Nearly three years after Mexico’s Supreme Court ruled the nation’s marijuana prohibition is unconstitutional, the country’s highest court issued a landmark ruling on Monday that decriminalizes the possession and recreational use of cannabis. This clears the path to legalization and ends a century of marijuana prohibition in Mexico.
Based on the court’s ruling, any adult of legal age who applies for a permit will be able to consume marijuana legally, provided they grow it at home and follow other restrictions, including not smoking it in public, using marijuana around children, or driving while under the influence.
The Supreme Court stepped in to issue this week’s ruling after Congress missed its April 30 deadline to pass recreational cannabis use legislation on its own.
Mexico‘s Senate approved a draft legalization bill last November, and the Lower House approved a revised version on March 10. That revised bill was sent back to the Senate for final approval, but the bill stalled due to disagreements over the details of the new law.
“Today is a historic day for liberties,” court president Arturo Zaldivar said, after eight of the 11 judges backed the decision, which struck down sections of Mexico’s laws that prohibited the consumption and growing of marijuana plants.
Following the ruling, Mexicans of legal age may request permission from the Federal Commission for Protection against Health Risks (Cofepris), which is part of the Health Secretariat, to consume, possess and grow small amounts of marijuana for personal use.
The court ordered Cofepris to issue guidelines for acquiring permits and instructions about how the public may legally acquire marijuana seeds.
The medicinal use of cannabis has been legal in Mexico since June 2017, but until this week’s ruling, recreational consumption had been limited to those who had been granted a special judicial waiver.
No green light yet for business
Though decriminalizing recreational cannabis is welcome news for legalization advocates, the sale and distribution of marijuana remain a crime. During the Supreme Court session, Justice Norma Lucía Piña Hernández emphasized that while Congress is not legislating on the issue, “in no case is importing, marketing, or supplying” marijuana legal.
Mexico becomes the third country in the Western Hemisphere to legalize recreational marijuana use nationwide, after Uruguay and Canada; but for now, any aspirations of making Mexico the world’s largest legal marijuana market remain on hold: a major disappointment for would-be entrepreneurs and investors.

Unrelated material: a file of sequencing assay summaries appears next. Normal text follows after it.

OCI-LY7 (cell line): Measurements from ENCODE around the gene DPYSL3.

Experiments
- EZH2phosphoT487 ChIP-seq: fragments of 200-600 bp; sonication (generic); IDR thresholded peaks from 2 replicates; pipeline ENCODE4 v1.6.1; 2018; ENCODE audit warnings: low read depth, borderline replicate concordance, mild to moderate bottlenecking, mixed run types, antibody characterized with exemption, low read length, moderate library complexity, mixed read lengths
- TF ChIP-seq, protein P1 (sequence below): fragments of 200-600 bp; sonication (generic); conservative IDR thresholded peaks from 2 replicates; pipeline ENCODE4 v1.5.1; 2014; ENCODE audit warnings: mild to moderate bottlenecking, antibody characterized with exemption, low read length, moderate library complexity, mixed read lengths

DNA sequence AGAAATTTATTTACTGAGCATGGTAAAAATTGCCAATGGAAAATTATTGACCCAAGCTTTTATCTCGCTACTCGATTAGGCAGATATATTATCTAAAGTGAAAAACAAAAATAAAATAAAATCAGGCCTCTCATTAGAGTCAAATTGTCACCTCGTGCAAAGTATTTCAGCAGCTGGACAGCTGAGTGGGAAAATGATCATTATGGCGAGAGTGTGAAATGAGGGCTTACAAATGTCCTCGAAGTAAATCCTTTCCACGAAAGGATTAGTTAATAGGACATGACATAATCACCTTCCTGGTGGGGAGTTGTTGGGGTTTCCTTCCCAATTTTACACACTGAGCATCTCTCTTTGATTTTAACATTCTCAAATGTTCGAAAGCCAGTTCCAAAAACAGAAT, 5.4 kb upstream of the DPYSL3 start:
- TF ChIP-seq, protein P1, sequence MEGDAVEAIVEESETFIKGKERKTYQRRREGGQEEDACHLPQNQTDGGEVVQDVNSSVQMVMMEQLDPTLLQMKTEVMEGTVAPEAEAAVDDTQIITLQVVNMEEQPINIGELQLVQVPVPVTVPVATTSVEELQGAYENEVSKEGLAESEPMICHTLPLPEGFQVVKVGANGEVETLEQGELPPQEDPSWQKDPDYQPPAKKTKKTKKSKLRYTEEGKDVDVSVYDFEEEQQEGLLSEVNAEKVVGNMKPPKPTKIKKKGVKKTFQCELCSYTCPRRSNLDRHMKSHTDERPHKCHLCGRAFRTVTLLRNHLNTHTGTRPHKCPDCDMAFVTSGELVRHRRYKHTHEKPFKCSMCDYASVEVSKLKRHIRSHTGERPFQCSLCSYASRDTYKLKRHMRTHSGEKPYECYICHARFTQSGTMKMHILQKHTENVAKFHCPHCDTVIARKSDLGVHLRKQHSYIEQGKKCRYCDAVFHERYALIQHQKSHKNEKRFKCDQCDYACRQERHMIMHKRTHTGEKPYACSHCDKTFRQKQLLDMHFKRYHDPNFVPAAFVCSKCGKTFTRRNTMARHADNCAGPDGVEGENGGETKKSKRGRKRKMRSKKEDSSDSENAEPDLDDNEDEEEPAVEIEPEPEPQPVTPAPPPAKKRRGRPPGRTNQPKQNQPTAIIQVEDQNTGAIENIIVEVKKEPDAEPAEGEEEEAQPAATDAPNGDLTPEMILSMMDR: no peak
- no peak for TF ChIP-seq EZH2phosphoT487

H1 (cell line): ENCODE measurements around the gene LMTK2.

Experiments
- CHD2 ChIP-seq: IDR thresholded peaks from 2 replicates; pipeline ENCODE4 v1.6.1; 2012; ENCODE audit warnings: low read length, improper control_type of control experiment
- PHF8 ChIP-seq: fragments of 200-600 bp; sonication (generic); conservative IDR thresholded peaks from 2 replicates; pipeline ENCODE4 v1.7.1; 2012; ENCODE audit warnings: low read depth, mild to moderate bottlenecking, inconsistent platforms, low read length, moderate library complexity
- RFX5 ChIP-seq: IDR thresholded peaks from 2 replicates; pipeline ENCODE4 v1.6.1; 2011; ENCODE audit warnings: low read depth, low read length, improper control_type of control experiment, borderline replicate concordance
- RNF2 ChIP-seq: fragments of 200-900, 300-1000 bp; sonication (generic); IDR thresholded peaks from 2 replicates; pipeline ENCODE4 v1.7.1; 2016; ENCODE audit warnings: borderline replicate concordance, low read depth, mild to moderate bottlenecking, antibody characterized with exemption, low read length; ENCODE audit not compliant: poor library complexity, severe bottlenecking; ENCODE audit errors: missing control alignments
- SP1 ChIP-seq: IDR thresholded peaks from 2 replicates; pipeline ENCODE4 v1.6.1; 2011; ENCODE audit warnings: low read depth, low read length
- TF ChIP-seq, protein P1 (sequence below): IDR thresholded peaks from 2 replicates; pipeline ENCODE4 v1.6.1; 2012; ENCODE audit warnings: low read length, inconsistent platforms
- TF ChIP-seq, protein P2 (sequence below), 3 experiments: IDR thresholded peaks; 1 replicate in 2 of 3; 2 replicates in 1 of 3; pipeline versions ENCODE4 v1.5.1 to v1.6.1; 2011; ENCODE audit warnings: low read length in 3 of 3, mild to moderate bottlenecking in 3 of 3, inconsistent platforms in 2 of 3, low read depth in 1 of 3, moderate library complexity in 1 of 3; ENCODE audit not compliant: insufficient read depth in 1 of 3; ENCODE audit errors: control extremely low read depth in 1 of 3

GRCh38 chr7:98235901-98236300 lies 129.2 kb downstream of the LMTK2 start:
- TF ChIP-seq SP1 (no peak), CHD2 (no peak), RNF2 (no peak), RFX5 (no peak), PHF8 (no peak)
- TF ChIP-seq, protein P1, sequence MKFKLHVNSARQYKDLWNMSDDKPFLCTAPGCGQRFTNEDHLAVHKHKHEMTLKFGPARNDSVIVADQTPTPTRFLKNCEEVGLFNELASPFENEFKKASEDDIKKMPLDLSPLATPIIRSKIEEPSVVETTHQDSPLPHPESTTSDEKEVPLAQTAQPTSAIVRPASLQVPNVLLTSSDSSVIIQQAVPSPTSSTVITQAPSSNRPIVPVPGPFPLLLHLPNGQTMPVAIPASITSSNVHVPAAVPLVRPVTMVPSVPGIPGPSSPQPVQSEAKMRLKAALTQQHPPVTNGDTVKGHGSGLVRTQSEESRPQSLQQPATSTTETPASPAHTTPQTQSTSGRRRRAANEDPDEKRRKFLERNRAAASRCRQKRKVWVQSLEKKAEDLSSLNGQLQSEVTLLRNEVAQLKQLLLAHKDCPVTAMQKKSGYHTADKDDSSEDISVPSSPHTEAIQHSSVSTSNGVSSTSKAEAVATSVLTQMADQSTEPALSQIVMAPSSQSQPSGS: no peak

According to a report by Endeavor, Mexico is the world’s second-largest cannabis producer, turning out up to 27,000 tons per year, while the Latin American Cannabis Alliance (Alcann) calculates that the medicinal and recreational industry could generate more than $22 billion in four years.
Monday’s Supreme Court ruling will stay in place until the Senate passes further legislation. In the meantime, experts are wary of critical issues that remain unresolved.
Mexico United Against Crime, a non-governmental organization, said the decision “does not decriminalize the activities necessary to carry out consumption” such as production, possession and transportation of marijuana.
The court’s ruling also “leaves a legal vacuum with respect to the consumption, cultivation and distribution of cannabis.” It’s now up to Congress to issue the necessary legislation.
Monday’s Supreme Court ruling increases the pressure on Congress to revisit the comprehensive bill approved by the Lower House in March to hammer out the details around establishing a system of licenses for the entire chain of production, distribution and sales, while addressing the historic impact of criminalization and ensuring a fair and equitable market for small and indigenous growers.
On Tuesday, Mexico’s President Andrés Manuel López Obrador said he will respect the court’s verdict, but left the door open to calling for a public referendum on the subject.
End of marijuana’s national prohibition on the U.S. Supreme Court’s radar too
The constitutionality of a national prohibition policy and the disconnect between federal and state regulations is also on the radar of the United States Supreme Court. Though federal law still forbids intrastate possession, cultivation, or distribution of marijuana, 18 states and Washington D.C. have already legalized marijuana for adults who are over the age of 21, and the number of states in the U.S. allowing recreational marijuana use is expected to grow.
One of the U.S. Supreme Court’s most conservative justices, Clarence Thomas, issued a statement this week slamming the government’s inconsistent approach to marijuana policy as “contradictory” and “unstable” and suggested that national prohibition might be unconstitutional. His comments were made in response to the court declining to take up a new case related to an Internal Revenue Service (IRS) investigation into tax deductions claimed by a Colorado marijuana dispensary. Last year, the nine justices declined to hear a case that challenged the constitutionality of federal cannabis prohibition, but Thomas’s comments hint that this position may be shifting.
While the U.S. may not have reached a tipping point on national legalization yet, one thing is certain: the country now finds itself squeezed between Canada and Mexico where recreational marijuana use is legal or decriminalized and businesses are poised to cash in on an exploding cannabis economy. It’s only a matter of time before the political and economic pressure on the U.S. becomes great enough to justify national marijuana policy reform.